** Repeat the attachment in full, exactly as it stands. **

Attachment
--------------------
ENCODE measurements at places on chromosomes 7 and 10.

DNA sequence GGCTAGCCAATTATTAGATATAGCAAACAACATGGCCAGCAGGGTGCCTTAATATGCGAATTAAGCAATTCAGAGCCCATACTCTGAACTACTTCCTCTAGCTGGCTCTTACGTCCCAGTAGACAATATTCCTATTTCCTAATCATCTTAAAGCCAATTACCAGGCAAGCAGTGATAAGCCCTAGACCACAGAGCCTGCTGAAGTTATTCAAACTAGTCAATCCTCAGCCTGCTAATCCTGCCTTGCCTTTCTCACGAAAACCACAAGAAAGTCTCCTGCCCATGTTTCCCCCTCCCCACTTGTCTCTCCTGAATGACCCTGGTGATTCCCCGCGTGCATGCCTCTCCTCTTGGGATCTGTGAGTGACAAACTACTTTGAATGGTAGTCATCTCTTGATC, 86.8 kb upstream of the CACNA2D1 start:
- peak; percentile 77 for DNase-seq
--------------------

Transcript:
ENCODE measurements at places on chromosomes 7 and 10.

DNA sequence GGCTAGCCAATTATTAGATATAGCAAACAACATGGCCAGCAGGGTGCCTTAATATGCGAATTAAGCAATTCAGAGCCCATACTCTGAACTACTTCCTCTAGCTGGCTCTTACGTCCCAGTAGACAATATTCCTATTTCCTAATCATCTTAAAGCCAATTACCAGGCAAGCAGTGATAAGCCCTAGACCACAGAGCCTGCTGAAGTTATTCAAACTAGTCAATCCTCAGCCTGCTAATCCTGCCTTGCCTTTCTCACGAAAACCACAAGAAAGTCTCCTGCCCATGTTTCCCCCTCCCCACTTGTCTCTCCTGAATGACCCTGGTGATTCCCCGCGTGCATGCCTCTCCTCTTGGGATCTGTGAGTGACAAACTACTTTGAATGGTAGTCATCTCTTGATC, 86.8 kb upstream of the CACNA2D1 start:
- peak; percentile 77 for DNase-seq